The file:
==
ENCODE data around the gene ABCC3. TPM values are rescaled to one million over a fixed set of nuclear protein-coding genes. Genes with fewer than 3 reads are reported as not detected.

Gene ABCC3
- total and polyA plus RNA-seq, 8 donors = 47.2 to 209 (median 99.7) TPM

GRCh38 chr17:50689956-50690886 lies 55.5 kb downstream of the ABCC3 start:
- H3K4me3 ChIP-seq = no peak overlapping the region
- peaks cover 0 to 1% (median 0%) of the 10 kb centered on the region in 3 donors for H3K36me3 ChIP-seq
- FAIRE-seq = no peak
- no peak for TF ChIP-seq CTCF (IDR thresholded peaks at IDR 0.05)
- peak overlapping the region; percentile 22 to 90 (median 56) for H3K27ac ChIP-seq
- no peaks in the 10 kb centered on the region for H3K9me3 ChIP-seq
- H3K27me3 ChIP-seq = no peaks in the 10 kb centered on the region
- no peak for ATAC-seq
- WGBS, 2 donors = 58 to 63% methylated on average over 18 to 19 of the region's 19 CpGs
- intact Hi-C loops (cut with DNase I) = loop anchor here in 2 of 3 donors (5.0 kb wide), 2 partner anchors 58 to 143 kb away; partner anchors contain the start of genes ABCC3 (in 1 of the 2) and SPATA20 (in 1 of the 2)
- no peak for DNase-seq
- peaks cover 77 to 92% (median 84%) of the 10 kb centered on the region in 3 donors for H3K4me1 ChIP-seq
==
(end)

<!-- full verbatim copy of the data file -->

ENCODE data around the gene ABCC3. TPM values are rescaled to one million over a fixed set of nuclear protein-coding genes. Genes with fewer than 3 reads are reported as not detected.

Gene ABCC3
- total and polyA plus RNA-seq, 8 donors = 47.2 to 209 (median 99.7) TPM

GRCh38 chr17:50689956-50690886 lies 55.5 kb downstream of the ABCC3 start:
- H3K4me3 ChIP-seq = no peak overlapping the region
- peaks cover 0 to 1% (median 0%) of the 10 kb centered on the region in 3 donors for H3K36me3 ChIP-seq
- FAIRE-seq = no peak
- no peak for TF ChIP-seq CTCF (IDR thresholded peaks at IDR 0.05)
- peak overlapping the region; percentile 22 to 90 (median 56) for H3K27ac ChIP-seq
- no peaks in the 10 kb centered on the region for H3K9me3 ChIP-seq
- H3K27me3 ChIP-seq = no peaks in the 10 kb centered on the region
- no peak for ATAC-seq
- WGBS, 2 donors = 58 to 63% methylated on average over 18 to 19 of the region's 19 CpGs
- intact Hi-C loops (cut with DNase I) = loop anchor here in 2 of 3 donors (5.0 kb wide), 2 partner anchors 58 to 143 kb away; partner anchors contain the start of genes ABCC3 (in 1 of the 2) and SPATA20 (in 1 of the 2)
- no peak for DNase-seq
- peaks cover 77 to 92% (median 84%) of the 10 kb centered on the region in 3 donors for H3K4me1 ChIP-seq